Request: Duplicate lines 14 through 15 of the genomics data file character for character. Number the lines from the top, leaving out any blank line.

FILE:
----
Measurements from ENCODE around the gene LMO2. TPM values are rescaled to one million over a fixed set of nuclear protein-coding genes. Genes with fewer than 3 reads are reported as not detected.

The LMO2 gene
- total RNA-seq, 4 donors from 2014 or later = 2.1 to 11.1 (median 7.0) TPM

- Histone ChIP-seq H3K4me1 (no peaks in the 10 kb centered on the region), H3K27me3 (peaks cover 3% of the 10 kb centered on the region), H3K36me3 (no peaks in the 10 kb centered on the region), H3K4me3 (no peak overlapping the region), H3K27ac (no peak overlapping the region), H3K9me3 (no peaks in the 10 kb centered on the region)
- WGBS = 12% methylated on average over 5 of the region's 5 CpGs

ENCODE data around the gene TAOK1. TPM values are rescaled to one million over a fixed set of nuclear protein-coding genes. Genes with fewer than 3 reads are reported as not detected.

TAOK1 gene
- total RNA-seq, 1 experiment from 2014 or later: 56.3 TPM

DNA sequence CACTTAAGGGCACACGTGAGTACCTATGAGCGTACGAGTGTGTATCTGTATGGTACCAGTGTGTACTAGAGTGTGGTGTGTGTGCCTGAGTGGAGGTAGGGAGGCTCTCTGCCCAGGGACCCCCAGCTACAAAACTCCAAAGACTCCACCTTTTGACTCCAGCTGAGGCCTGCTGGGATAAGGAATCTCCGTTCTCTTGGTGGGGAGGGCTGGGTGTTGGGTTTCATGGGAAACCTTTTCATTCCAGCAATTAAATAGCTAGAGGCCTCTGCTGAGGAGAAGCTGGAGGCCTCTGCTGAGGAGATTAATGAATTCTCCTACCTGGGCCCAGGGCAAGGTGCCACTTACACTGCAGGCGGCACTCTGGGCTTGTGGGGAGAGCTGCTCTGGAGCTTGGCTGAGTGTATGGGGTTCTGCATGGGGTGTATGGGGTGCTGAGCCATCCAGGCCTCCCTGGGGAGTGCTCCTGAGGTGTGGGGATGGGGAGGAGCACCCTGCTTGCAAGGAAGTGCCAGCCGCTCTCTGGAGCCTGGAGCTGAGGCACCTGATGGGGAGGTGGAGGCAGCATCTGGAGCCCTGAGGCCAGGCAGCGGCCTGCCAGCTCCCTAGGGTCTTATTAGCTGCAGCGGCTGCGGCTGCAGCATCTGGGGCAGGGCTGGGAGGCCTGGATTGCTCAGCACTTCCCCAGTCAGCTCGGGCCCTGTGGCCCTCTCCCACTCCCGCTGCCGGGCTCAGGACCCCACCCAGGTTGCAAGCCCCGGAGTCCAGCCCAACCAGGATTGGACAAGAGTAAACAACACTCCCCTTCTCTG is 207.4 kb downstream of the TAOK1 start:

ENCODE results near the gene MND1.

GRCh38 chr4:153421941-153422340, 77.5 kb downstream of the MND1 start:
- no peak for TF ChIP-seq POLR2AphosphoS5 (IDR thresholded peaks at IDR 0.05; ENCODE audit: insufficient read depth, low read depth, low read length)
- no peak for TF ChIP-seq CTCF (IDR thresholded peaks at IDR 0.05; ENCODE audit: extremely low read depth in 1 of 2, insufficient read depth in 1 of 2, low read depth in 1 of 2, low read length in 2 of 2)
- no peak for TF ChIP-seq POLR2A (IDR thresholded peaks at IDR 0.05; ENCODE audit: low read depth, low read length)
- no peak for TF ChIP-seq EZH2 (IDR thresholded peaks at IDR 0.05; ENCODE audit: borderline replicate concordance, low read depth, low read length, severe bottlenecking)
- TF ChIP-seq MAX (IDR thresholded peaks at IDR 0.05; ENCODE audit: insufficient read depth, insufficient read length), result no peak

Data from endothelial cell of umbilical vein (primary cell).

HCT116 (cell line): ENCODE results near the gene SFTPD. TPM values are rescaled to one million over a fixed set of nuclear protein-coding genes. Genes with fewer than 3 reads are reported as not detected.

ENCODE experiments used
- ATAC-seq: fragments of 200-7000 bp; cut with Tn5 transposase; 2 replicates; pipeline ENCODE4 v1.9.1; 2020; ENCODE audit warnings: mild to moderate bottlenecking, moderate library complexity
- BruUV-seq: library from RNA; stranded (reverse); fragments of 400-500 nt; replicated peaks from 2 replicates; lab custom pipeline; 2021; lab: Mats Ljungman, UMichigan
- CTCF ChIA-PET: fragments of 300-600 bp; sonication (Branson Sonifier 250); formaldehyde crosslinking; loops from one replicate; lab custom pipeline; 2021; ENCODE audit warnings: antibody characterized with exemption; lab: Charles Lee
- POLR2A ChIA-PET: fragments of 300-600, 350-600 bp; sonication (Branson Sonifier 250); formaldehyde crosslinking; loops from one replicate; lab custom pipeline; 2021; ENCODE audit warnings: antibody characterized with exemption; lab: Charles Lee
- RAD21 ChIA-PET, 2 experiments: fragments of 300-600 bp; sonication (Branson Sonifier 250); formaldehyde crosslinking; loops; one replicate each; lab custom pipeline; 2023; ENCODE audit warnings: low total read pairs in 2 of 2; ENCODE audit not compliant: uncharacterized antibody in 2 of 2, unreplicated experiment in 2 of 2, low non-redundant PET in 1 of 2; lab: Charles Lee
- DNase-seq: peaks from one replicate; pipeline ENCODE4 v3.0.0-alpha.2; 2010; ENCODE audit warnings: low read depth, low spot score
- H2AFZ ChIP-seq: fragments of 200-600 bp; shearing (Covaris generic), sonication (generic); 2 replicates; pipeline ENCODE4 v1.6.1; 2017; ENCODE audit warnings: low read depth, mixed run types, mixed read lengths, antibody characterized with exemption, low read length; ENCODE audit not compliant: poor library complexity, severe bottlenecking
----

- no peak for TF ChIP-seq POLR2A (IDR thresholded peaks at IDR 0.05; ENCODE audit: low read depth, low read length)
- no peak for TF ChIP-seq EZH2 (IDR thresholded peaks at IDR 0.05; ENCODE audit: borderline replicate concordance, low read depth, low read length, severe bottlenecking)